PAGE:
BREAK IN TRANSCRIPT
(Mr. ANDREWS asked and was given permission to revise and extend his remarks.)
Mr. ANDREWS. Mr. Speaker, when the President of the United States went to the United Nations Security Council to urge intervention in the Libyan civil war, he frankly missed a stop. He should have come here first, and this Congress should have debated the wisdom or lack thereof of that effort. Knowing what I know about this, had that debate taken place here, I would be one who would have voted against authorizing the use of force here because I do not believe we have a vital national security interest in the Libyan civil war.
I am going to oppose this resolution, however, because I think that two constitutional wrongs do not make a right. Again, I believe the President should have come here and sought the authorization of this Congress before he initiated these hostilities, and they are hostilities. But when we have people at risk, when we have lives on the line, I think this resolution raises a practical and a constitutional problem. The practical problem, the gentleman from Washington (Mr. Dicks) alluded to a few minutes ago, and I can think of another variation. If a NATO ally is sending people into Libya on an intelligence-gathering function and asks us to provide air cover for that function, is that an intelligence operation or isn't it? I don't know, there's a good argument on either side, but it's an adjudication that I don't think a U.S. commander in the field ought to have to make. I think it's a practical confusion that does not serve us well when people are at risk.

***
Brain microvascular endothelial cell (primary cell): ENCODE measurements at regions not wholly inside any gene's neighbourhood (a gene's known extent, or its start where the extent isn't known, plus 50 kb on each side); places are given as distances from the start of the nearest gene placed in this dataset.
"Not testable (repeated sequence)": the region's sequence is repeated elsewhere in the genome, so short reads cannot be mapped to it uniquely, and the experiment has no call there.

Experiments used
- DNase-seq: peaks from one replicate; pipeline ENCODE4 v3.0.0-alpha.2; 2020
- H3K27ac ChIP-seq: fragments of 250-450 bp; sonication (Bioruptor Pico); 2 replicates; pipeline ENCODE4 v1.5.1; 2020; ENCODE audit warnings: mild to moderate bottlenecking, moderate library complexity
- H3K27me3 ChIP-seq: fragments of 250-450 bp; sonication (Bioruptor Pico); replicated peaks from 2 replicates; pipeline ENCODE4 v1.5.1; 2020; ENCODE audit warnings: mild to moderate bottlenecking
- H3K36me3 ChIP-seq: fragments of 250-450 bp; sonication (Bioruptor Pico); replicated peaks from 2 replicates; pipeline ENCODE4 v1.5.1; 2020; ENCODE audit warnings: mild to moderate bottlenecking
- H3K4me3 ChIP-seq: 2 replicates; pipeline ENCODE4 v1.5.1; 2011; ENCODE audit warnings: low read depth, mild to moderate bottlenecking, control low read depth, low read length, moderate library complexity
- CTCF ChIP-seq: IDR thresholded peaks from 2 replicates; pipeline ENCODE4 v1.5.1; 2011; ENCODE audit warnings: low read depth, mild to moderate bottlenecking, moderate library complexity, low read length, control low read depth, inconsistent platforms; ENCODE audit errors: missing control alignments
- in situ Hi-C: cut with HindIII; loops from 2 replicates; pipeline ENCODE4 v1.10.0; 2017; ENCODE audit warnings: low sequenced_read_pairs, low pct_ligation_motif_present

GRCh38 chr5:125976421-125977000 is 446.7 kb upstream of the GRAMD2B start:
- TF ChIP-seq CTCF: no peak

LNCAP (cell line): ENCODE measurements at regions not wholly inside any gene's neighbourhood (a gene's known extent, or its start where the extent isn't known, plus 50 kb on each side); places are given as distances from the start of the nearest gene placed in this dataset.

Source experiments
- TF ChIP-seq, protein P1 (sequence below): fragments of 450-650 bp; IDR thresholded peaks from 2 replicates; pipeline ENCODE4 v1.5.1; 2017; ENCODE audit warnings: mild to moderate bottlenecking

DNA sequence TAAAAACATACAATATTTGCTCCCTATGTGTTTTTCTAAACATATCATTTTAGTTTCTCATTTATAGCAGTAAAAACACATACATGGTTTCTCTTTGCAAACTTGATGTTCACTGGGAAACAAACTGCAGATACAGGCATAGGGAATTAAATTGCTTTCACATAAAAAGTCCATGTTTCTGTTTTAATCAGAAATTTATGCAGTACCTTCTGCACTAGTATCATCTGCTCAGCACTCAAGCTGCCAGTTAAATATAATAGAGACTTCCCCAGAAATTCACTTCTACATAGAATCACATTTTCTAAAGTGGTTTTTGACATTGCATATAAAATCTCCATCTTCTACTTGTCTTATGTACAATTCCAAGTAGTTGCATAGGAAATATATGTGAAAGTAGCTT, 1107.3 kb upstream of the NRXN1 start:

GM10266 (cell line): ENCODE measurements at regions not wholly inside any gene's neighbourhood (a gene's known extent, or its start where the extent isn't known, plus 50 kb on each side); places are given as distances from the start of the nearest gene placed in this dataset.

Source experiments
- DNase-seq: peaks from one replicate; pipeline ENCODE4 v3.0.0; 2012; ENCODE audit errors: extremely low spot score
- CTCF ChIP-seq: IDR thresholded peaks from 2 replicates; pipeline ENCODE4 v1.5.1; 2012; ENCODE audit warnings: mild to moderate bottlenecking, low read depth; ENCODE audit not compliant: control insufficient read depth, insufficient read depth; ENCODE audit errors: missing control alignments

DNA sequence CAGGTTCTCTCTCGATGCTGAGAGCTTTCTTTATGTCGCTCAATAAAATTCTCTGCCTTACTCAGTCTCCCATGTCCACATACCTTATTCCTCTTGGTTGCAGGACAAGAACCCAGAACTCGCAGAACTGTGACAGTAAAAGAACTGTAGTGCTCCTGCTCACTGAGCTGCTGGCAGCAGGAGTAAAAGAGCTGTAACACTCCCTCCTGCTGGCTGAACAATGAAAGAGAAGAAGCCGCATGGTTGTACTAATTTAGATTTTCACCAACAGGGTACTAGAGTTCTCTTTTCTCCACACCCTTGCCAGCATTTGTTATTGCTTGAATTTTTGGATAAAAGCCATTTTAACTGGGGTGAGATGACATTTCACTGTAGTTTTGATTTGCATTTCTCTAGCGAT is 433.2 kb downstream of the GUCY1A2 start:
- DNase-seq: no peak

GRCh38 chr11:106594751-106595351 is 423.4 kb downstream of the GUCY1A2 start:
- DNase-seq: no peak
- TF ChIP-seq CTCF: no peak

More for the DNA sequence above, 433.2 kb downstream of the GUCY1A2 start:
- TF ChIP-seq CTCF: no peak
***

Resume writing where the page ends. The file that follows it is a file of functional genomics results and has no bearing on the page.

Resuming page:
Then, secondly, just as the President has the obligation, I believe, to seek approval of this body and the other one before he initiates hostilities, he also has the responsibility to conduct those affairs once they begin. Our role is to oversee and fund or not fund such activities, but it is not to interfere with them. I think this is an impractical interference; so I'm going to vote "no.''
BREAK IN TRANSCRIPT